Independent of the effect on the IDB’s effectiveness as a trusted institution with independent technical credibility, and aside from Claver-Carone’s personal qualities—“controversial” (The Economist), “polarizing, ineffective” (Senator Leahy of Vermont), “ideologically driven” (see Latin American experts and diplomats here)—the possibility of his election is, to use a word President Trump likes, “sad” in a broader sense. Here’s why.
First, the nomination of an American constitutes another assault on the multilateral system, as distinguished former presidents of Brazil, Uruguay, Mexico, Chile, and Colombia made clear in a statement last week. Ironically, it is an example of the the fading hegemonic power of the United States, a country with an administration tempted by short-term political gains at home to violate the rules, norms, and traditions of the liberal global order it created. It is those rules and norms that tempered its sheer brute power, much if not all of the time during the last 70 years. An American at the helm of the Inter-American Development Bank is a sign not of American strength but of America losing its mojo in a newly perilous world.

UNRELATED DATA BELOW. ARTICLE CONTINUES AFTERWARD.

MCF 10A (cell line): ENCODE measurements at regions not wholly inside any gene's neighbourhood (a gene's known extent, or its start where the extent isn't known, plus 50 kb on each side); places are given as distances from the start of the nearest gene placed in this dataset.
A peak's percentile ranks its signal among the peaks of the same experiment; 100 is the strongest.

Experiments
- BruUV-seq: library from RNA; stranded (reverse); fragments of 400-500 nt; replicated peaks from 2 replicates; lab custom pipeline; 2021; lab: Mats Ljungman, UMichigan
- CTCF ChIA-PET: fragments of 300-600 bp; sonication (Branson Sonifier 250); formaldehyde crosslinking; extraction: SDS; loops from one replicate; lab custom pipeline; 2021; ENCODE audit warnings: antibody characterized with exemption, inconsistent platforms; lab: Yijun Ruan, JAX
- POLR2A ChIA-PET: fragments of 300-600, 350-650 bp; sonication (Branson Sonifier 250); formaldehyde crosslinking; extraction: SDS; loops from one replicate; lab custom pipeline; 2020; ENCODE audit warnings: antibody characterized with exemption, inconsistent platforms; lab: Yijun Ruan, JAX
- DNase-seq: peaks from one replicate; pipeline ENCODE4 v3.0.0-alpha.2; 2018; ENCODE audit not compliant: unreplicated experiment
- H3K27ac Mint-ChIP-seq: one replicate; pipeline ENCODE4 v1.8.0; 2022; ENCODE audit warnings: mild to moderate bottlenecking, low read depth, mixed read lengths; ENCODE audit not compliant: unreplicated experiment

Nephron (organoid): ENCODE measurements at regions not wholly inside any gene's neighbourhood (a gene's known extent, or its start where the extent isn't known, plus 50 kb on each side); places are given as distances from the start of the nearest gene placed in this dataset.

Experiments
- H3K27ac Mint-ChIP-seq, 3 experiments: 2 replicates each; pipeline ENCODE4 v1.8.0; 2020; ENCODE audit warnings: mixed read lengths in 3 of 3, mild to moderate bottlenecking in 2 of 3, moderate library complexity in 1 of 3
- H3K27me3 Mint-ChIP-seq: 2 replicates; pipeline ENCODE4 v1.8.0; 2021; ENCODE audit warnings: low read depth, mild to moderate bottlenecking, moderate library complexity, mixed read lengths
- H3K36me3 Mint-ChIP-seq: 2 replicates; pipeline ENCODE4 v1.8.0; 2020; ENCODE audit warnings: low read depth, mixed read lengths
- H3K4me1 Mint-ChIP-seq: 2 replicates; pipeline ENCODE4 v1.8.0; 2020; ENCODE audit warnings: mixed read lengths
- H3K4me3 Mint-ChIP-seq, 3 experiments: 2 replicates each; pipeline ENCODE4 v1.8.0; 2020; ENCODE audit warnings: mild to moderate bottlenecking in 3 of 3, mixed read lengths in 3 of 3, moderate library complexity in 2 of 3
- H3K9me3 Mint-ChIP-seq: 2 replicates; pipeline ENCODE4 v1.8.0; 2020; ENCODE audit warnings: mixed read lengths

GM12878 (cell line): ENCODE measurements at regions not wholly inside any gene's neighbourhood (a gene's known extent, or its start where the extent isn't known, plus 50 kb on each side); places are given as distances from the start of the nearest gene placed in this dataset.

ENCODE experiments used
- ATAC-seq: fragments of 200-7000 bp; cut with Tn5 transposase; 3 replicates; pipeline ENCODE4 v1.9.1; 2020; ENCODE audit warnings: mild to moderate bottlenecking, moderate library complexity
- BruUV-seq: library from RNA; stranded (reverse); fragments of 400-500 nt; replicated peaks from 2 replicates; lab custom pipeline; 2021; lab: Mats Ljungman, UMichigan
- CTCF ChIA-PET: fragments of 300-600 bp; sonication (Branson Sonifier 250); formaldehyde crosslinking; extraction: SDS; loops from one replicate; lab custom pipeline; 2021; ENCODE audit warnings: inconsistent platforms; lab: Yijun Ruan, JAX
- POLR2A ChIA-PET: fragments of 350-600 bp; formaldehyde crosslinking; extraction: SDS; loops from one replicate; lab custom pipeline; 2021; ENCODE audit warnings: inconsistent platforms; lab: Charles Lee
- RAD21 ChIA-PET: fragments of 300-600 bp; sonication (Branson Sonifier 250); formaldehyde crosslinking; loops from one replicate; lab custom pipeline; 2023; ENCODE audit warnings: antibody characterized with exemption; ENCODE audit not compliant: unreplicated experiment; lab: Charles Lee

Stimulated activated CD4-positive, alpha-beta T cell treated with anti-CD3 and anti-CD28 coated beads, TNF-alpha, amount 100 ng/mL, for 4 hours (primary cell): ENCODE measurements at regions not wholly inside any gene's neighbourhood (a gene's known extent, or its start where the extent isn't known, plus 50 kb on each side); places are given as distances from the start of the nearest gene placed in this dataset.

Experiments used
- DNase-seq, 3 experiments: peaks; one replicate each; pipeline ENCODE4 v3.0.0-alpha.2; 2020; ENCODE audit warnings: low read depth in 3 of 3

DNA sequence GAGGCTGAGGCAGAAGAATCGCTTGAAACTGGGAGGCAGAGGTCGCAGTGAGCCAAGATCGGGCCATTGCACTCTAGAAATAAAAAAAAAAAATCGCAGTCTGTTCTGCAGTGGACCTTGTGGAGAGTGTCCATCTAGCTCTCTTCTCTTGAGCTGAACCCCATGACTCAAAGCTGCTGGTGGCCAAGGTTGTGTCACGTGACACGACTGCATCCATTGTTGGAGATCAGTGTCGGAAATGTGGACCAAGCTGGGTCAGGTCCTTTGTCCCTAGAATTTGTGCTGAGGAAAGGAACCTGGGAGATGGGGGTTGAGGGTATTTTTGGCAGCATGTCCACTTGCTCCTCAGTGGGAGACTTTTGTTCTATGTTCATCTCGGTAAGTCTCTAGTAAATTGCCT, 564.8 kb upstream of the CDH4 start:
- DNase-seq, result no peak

Second, the possible election of an American to head the IDB exposes the failure of collective action among Latin American governments, rooted in the renewal of populist and nationalist governments not only in Venezuela but now in Brazil, Ecuador, and some US-dependent Central American countries. Collective action is hard with the region’s failure to manage more than minimal economic growth; the region’s political and social cohesion has long been disadvantaged by longstanding, searing inequities that particularly affect Black and indigenous peoples. Only Chile and Costa Rica, the “whitest” countries in the region, have managed to build a relatively resilient middle class. And even in Chile, slow growth and longstanding high inequality have generated a worrying populist backlash.